But how comes it that the Feast of a mere Deacon has been thus honored, while almost all those of the Apostles have no Octave? The rule followed by the Church, in her Liturgy, is to give more or less solemnity to the Feasts of the Saints, according to the importance of the services they rendered to mankind. Thus it is that the honor she pays to St. Jerome, for example, who was only a Priest, is more marked than that she gives to a great number of holy Popes. It is her gratitude which guides her in assigning to the Saints their respective rank in her Calendar, and the devotion of the Faithful to the saintly benefactors whom she now venerates as members of the Church Triumphant, is thus regulated by a safe standard. St. Stephen led the way to Martyrdom; his example inaugurated that sublime witnessing by the shedding one’s own blood, which is the very strength of the Church, ratifies the truths she teaches to the world and confirms the hopes of eternal reward promised by those truths. Glory, then, and honor to the Prince of Martyrs! As long as time shall last, so long shall the Church on earth celebrate the name of Stephen, who was the first to shed his blood for the God who died on Calvary!

We have already noticed St. Stephen’s imitating Jesus, by praying for and forgiving his enemies; it is the circumstance which the Church continually alludes to in her Office of his Feast. But there is another very important incident in the martyrdom of our Saint which we must, for a moment, dwell upon. One of the accomplices in the murder, which was being committed under the walls of Jerusalem, was a young man of the name of Saul. He made himself exceedingly active, for he was of an ardent temperament, and as the Fathers observe, he helped every man who stoned the holy Deacon, because he took care of the murderers’ garments while they committed the crime. Not long after, this same Saul, while travelling to Damascus, was converted into an Apostle of that Jesus whom he had heard Stephen confess as the Son of God. The blood of Stephen cried to heaven for mercy—and heaven sent to the Gentiles the Apostle who would bring them to the knowledge and love of Jesus. “What an admirable scene!” cries out St. Augustine. “Here is Stephen being stoned, and Saul taking care of the garments of them that stone him. But this Saul is now Paul, the Apostle of Jesus Christ, and Stephen is the servant of Jesus Christ … O Saul! thou hast been prostrated, and raised up again: prostrated a Persecutor, raised up a Preacher. Everywhere are thy Epistles read; everywhere art thou bringing to Christ them that are his enemies; everywhere art thou the good Shepherd, surrounded by a numerous flock. Thou art now reigning with Christ, in company with him thou didst once stone. Both of you are looking upon us; both of you now hear what I am saying; do both of you pray, also, for us. He who crowned you both, will hear both. Stephen was a lamb; Saul was a wolf; now, both are lambs, and both will acknowledge us as of the flock of Christ, and will pray for us that the Church of their Master may be blessed with a peaceful and tranquil life.” Stephen and Paul both visit us during this grand season of Christmas, for we shall keep the Feast of the Conversion of St. Paul on the 25th of January; and thus, Stephen leads his spiritual conquest to the Crib of their common Lord and Master.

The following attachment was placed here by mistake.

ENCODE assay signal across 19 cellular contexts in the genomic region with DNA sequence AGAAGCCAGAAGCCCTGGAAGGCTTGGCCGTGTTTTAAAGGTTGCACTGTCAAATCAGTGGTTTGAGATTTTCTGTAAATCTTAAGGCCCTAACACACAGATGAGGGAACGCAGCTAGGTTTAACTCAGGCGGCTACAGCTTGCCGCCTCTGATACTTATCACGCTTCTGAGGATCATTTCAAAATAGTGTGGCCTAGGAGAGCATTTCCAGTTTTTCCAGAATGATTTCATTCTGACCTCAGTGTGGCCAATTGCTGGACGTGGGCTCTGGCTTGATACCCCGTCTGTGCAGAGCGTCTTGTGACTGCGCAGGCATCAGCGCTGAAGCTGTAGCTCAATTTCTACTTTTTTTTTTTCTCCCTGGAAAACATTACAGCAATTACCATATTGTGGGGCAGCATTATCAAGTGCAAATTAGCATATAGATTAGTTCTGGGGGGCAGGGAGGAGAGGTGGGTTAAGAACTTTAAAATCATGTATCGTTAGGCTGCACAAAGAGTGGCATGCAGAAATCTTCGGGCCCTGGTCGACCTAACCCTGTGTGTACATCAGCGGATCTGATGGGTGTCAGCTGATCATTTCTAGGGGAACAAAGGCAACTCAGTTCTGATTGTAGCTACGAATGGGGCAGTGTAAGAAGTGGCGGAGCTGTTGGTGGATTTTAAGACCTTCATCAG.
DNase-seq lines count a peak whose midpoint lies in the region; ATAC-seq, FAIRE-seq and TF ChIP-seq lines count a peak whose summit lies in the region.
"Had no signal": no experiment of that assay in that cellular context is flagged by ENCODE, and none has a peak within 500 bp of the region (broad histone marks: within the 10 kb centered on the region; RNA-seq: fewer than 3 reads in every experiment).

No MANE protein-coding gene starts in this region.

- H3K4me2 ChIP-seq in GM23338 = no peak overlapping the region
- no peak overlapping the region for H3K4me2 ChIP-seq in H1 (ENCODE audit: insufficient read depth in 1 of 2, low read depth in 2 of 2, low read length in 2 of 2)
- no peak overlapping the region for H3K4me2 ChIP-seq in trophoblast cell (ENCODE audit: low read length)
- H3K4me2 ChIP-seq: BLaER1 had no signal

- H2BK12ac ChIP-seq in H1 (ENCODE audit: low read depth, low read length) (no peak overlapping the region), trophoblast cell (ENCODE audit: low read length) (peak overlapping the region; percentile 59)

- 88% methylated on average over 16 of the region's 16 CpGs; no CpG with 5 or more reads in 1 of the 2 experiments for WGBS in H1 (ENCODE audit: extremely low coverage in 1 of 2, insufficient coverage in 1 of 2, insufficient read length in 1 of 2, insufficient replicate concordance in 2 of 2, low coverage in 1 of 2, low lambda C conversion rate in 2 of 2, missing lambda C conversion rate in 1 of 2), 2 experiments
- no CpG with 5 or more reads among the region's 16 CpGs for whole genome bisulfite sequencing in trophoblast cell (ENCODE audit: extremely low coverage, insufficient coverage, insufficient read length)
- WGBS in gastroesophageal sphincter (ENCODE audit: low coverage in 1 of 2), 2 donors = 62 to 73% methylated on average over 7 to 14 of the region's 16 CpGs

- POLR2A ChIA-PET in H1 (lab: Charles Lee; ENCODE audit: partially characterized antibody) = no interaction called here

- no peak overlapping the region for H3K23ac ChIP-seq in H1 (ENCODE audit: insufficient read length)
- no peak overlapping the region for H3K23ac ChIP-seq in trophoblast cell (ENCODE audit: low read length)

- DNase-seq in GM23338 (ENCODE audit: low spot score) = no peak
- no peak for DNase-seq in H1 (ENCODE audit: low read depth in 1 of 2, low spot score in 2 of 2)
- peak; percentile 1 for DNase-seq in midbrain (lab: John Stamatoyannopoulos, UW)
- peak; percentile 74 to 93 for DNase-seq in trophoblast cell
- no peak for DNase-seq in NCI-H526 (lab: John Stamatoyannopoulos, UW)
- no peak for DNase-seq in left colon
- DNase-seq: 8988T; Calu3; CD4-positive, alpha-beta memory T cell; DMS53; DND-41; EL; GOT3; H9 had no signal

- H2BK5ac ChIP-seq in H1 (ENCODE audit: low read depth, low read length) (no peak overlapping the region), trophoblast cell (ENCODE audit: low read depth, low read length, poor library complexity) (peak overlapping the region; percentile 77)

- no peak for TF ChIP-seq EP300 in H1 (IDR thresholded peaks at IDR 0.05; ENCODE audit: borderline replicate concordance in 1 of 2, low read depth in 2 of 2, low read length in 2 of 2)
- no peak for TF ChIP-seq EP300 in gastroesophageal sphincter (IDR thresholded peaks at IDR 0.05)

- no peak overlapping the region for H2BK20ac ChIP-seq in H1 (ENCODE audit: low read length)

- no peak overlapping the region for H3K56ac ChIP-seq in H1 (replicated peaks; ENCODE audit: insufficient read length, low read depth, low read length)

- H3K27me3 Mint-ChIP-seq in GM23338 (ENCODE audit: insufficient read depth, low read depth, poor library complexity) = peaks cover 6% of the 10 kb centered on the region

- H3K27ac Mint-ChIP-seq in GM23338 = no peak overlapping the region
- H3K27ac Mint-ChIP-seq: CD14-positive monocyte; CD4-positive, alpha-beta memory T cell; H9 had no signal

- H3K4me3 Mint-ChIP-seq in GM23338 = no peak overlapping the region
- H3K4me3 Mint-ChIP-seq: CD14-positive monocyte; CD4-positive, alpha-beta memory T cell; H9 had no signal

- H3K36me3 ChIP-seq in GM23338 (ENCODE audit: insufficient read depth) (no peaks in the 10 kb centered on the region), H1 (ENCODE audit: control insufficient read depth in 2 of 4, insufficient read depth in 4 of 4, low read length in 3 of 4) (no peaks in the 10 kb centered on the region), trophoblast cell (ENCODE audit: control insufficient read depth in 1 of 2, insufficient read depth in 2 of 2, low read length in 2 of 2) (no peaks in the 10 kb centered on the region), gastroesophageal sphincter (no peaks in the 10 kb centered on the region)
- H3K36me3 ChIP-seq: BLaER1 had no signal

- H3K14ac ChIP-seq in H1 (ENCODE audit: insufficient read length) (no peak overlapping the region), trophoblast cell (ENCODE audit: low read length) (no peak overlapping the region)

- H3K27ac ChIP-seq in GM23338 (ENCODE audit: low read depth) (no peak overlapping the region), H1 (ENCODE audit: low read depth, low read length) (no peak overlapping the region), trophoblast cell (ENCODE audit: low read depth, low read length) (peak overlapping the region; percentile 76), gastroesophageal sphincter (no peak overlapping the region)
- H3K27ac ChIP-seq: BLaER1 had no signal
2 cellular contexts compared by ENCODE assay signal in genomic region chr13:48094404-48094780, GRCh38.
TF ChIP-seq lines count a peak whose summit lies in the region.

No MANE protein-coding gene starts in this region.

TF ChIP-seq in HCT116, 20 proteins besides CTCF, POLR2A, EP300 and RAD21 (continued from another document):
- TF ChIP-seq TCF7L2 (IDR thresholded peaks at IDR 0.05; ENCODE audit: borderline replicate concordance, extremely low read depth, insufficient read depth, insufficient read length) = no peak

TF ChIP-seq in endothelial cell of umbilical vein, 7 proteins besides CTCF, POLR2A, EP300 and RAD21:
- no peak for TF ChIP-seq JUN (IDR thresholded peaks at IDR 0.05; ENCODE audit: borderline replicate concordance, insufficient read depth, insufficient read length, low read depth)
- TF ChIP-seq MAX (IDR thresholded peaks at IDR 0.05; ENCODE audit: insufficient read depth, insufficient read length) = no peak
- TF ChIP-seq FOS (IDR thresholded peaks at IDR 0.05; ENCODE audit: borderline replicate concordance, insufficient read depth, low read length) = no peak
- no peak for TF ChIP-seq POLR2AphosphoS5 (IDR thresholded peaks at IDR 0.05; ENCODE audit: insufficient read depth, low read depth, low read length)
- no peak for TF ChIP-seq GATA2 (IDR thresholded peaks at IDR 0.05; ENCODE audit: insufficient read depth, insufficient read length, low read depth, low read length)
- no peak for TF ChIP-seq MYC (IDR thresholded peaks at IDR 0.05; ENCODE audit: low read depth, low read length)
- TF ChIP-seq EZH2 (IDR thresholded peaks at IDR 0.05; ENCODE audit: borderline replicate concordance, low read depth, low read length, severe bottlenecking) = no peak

Catholic piety has chosen St. Stephen as one of the Patrons of a Happy Death. This choice was suggested by the death of the holy Martyr—a death so tranquil that the Scripture calls it a Sleep, in spite of the cruel torture to which his executioners put him. Let us therefore beg the intercession of St. Stephen for that awful hour of our death, when we must return to our Creator these Souls of ours; nay, let us ask him to pray that we may be habitually in such a disposition of mind as to be ever ready to make the total sacrifice of the life which God has given to us: it was a sacred deposit he entrusted to our keeping, and which we were to hold in readiness for him, whensoever he might demand it at our hands.